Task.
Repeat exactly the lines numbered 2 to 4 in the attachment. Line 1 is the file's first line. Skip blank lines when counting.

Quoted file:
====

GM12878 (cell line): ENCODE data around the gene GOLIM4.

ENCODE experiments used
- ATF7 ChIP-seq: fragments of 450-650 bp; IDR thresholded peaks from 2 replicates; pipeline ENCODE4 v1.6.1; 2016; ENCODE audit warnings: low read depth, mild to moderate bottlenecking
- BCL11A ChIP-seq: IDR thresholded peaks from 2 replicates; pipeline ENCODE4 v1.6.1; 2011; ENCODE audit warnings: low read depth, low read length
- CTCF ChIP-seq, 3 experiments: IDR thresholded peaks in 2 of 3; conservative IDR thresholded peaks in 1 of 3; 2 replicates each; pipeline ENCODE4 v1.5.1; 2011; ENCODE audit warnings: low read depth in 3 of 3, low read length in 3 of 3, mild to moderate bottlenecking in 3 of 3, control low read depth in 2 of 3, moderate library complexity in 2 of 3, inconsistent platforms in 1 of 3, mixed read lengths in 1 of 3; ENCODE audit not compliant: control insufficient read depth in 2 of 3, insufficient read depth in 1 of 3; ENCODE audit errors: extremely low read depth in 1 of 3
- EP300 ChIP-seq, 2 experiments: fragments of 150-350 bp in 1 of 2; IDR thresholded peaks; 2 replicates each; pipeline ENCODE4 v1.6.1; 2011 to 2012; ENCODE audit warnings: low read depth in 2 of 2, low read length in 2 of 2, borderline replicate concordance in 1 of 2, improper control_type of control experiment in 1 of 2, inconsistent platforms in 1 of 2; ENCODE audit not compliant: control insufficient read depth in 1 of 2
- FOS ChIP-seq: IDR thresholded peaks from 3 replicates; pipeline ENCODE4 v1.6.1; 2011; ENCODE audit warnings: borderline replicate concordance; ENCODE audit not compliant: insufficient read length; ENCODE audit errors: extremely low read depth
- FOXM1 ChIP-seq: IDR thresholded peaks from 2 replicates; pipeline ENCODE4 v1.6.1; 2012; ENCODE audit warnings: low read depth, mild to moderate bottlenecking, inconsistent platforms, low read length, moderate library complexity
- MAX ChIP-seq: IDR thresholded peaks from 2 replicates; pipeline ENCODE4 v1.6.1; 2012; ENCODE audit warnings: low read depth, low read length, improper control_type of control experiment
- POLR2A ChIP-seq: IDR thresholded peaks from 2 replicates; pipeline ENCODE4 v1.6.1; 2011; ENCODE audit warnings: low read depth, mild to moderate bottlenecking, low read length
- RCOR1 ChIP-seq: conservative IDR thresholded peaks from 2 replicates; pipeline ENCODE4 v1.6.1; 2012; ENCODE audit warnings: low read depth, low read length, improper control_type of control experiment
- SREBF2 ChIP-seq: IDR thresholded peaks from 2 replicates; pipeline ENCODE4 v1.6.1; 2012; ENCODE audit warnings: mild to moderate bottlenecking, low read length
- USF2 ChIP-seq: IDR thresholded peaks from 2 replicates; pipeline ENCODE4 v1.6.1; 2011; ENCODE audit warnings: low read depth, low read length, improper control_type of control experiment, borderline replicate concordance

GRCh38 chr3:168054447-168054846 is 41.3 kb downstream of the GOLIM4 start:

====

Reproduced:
ENCODE experiments used
- ATF7 ChIP-seq: fragments of 450-650 bp; IDR thresholded peaks from 2 replicates; pipeline ENCODE4 v1.6.1; 2016; ENCODE audit warnings: low read depth, mild to moderate bottlenecking
- BCL11A ChIP-seq: IDR thresholded peaks from 2 replicates; pipeline ENCODE4 v1.6.1; 2011; ENCODE audit warnings: low read depth, low read length